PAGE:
Claimant's Cost Budget successfully challenged on the use of blended rates

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Claimant's Cost Budget successfully challenged on the use of blended rates

Published 26 April 2018

This case involved the successful challenge of a Claimant's Costs Budget due to improper use of blended rates for incurred costs. This highlights an approach which has no doubt been adopted by many throughout costs management. 

During the settlement of costs in the case of Tucker v Hampshire Hospitals NHS Foundation Trust an issue arose which proceeded all the way to a hearing before Master Rowley. Judgment was handed down on 19 May 2017.

The issue which arose lay within the Claimant's Costs Budget or, better stated, Costs Budgets, as two were served on behalf of the Claimant during the course of the proceedings. A key part of a Costs Budget is the fact that the legal representatives who prepare the budget are required to sign a statement of truth certifying that the amount of incurred costs stated are accurate. The Court has a power under CPR 44.11 to disallow all or part of the costs being assessed should this verification be shown to be untrue.

Keoghs, representing the Defendant Trust in respect of costs, identified that the Pre-Action incurred costs claimed within the Claimant's Bill of Costs were lower than those claimed within the Claimant's Costs Budgets. The reason for the difference between the figures was the application of composite hourly rates within the budgets, as opposed to actual hourly rates within the Bill. This resulted in the incurred time in the Bill amounting to £38,871.50 less than that stated in the updated Costs Budget.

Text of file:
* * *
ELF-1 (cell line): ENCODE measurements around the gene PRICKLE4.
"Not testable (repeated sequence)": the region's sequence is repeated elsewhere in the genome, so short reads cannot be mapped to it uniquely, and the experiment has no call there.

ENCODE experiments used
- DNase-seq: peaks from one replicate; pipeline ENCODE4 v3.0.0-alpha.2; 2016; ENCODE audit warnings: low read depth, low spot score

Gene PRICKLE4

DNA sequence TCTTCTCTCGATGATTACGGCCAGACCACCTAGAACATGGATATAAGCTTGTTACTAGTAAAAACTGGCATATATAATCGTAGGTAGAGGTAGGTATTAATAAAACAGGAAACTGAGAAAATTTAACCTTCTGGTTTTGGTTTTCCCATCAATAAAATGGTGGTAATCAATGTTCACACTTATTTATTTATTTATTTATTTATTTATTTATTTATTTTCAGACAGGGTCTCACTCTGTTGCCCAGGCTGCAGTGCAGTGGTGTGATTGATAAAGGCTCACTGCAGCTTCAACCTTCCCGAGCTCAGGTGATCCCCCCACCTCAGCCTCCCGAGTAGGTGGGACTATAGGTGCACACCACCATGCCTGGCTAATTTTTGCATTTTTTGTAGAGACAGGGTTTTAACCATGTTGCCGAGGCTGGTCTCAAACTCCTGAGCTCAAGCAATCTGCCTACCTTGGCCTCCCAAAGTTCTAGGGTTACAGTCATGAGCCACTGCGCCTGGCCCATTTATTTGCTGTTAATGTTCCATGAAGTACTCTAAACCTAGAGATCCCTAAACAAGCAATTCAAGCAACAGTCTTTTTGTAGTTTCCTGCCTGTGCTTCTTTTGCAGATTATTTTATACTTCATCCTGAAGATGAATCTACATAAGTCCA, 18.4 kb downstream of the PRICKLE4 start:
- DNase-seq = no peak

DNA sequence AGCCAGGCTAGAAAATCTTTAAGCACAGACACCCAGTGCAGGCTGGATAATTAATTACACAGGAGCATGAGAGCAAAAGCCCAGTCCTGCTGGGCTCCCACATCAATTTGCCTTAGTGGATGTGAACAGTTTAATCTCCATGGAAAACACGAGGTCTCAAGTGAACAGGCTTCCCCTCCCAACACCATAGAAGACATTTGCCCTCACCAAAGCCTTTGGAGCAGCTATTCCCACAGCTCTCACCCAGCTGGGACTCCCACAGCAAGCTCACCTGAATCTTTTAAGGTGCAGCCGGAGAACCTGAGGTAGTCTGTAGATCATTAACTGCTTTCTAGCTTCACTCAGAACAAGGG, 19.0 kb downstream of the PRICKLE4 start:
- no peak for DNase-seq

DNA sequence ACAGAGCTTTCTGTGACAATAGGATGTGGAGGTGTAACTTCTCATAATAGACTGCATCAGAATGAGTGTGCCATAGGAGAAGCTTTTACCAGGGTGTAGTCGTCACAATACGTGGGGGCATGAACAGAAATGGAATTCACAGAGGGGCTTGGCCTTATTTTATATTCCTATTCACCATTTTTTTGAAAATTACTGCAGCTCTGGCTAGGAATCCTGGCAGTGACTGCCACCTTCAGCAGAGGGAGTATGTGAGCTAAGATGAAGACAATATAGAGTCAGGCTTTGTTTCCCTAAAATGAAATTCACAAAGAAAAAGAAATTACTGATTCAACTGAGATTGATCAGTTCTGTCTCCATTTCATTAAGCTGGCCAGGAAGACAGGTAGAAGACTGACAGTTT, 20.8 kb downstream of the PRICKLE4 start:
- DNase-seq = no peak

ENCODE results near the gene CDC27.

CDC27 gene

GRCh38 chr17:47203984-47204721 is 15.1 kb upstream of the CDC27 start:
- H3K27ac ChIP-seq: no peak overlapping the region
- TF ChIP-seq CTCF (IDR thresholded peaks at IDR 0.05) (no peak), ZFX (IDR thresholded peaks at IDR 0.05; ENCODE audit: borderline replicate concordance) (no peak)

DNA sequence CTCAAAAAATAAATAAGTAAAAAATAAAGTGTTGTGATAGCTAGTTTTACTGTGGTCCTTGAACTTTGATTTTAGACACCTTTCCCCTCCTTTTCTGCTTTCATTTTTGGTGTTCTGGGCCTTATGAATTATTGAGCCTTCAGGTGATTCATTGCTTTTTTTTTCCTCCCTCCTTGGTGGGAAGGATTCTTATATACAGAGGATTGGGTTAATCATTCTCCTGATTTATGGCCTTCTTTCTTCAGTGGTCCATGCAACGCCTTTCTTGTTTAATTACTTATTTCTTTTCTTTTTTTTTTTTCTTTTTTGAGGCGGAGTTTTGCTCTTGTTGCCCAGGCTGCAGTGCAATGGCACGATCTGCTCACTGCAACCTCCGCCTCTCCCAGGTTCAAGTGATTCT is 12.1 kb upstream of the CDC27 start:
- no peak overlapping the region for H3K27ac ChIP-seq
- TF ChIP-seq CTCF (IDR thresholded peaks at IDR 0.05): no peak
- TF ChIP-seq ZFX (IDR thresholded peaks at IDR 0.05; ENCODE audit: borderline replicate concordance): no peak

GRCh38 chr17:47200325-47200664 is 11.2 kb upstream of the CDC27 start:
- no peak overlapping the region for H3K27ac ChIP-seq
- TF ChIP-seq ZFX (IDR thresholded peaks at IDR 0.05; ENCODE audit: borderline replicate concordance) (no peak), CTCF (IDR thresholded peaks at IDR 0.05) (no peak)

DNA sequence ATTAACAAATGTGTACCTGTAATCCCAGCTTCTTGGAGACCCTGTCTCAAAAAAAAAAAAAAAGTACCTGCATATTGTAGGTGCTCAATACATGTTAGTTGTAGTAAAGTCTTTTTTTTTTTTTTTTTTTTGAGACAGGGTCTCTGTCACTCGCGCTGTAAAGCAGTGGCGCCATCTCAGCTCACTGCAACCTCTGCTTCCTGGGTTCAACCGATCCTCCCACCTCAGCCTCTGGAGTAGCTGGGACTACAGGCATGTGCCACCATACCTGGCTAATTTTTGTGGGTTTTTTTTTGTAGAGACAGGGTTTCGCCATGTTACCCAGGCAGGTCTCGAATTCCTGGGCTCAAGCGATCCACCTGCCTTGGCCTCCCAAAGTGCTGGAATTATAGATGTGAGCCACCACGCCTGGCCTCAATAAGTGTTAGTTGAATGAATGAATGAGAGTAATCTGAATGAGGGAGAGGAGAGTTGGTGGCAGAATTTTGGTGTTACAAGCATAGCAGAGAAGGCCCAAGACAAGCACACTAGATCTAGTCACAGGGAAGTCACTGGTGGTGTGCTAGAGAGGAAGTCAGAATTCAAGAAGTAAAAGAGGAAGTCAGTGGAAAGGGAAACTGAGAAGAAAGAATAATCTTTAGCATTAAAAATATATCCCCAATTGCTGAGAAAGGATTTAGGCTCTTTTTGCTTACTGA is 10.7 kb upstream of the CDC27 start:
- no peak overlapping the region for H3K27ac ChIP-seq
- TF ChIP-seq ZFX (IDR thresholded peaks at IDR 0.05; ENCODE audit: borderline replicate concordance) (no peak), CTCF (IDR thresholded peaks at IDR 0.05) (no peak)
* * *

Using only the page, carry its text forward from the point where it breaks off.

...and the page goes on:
It was argued by Keoghs that misleading information had been provided to the Court during the costs management stages of the claim and, consequently, the Court had approved the Claimant's Costs Budget at a higher sum than it would have done had it been provided with accurate information. The statement of truth was consequently inaccurate and misleading. The Defendant made an Application for costs to be disallowed or reduced on the grounds of improper conduct (under CPR 44.11).

Irwin Mitchell (for the Claimant) argued that the application of a composite rate was used to reflect a fee-earner's original, current and future hourly rates. They explained they had applied this to budgets since the costs management regime began. Further, they argued that the costs budget template did not allow different hourly rates to be used (i.e. in circumstances when a fee-earner's hourly rate increases during the course of a claim). They also suggested that a budget was not intended to be accurate to the last penny and that the Defendant had not been prejudiced by their approach.

Master Rowley disagreed. He could not understand why sums had been recalculated by reference to a blended hourly rate given the correct figures most likely appeared on their ledger. He was clear that a solicitor should not overstate a party's liability to his solicitor for costs already incurred. "It is to all intents and purposes a breach of the indemnity principle".

He also made the point that the whole purpose of costs management is to try to limit the need for detailed assessments and part of that process "must involve the parties and the court being able to rely upon the information provided by the other party."

Master Rowley was satisfied that Irwin Mitchell's approach to costs budgeting amounted to improper
conduct and concluded that the costs claimed in the costs management activities should be penalised. This resulted in a total of £24,379.78 of the costs claimed by the Claimant being disallowed.

Authors

Benjamin Newall

Benjamin Newall

Winchester

+44(0)1962 70 5549

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